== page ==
Defendant was charged with one count of unlawful possession of a loaded firearm in public. He moved to suppress evidence of the gun. Although defendant did not dispute that officers lawfully stopped him, he contended that police had unlawfully converted that stop into an arrest without probable cause when they handcuffed defendant, in violation of Article I, section 9. He contended further that that unlawful arrest required suppression of the evidence that the gun seized from defendant was loaded. The trial court denied the motion, ruling that “officer safety” concerns authorized police to handcuff defendant when they did. On appeal, defendant challenges that ruling.

State v. Bates, 304 Or 519, 747 P.2d 991 (1987), supplies the rule of decision in this case. Bates holds:

“Article I, section 9, of the Oregon Constitution does not forbid an officer to take reasonable steps to protect himself or others if, during the course of a lawful encounter with a citizen, the officer develops a reasonable suspicion, based on specific and articulable facts, that the citizen might pose an immediate threat of serious physical injury to the officers or others then present.”

Id. at 524. Where officers have a reasonable suspicion that the citizen might pose an immediate threat of serious physical injury, then the question becomes whether the particular precautions taken are reasonable in view of “the nature and extent of the perceived danger and of the degree of intrusion or restraint resulting from the officer's conduct.” State v. Rickard, 150 Or.App. 517, 526, 947 P.2d 215, rev den, 326 Or 234 (1997). Courts must be careful to afford officers “considerable latitude to take safety precautions in such situations.” Bates, 304 Or at 524. Thus, for example, in State v. Austin, 145 Or.App. 217, 224, 929 P.2d 1022 (1996), we applied the Bates standard to conclude that an officer's act of pulling his firearm and directing the defendant down on the ground did not constitute an unlawful arrest where the defendant's admission that he had a BB gun gave rise to sufficient officer safety concerns to justify the officer's conduct.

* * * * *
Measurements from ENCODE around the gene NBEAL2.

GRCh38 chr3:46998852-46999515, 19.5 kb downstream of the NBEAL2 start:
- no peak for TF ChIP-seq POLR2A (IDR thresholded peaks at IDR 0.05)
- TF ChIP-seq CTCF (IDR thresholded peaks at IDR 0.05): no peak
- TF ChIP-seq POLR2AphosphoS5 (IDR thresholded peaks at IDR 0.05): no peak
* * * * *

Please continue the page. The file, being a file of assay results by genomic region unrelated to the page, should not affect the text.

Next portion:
Here, the specific, articulable facts gave officers a reasonable belief that defendant might pose an immediate threat of serious physical injury. Specifically, officers knew that defendant was armed with one easily accessible dangerous weapon (a gun), had another potentially dangerous weapon nearby (a baseball bat), was in public with those easily accessible weapons, was extremely intoxicated, and the security guard who was dealing with defendant had requested police assistance to deal with him. It was not unreasonable for officers to think that that combination of defendant's intoxication, defendant's weaponry, and defendant's presence in public meant that defendant might pose an immediate risk of serious physical injury to the security guard who was attempting to deal with defendant, to the responding officers, to defendant himself, or to an unsuspecting member of the public who happened to pass by the downtown scene. Although defendant had been cooperative, officers were not required to trust that defendant would remain that way, given the other circumstances that they confronted.

Further, officers' act of handcuffing defendant was not an unreasonable safety measure for officers to take under the circumstances. Defendant's gun and bat were both capable of inflicting serious bodily injury. Defendant's gun, in particular, which was in defendant's right front pocket, was easily reachable by defendant. We afford officers “considerable latitude” in choice of precautionary measure when confronted with circumstances demonstrating that a defendant might pose an immediate risk of serious physical injury. When affording officers that latitude here, we are persuaded that securing defendant's hands with handcuffs was a reasonable precautionary measure to take in order to guard against the possibility of defendant accessing and discharging his weapon during the course of the investigatory stop.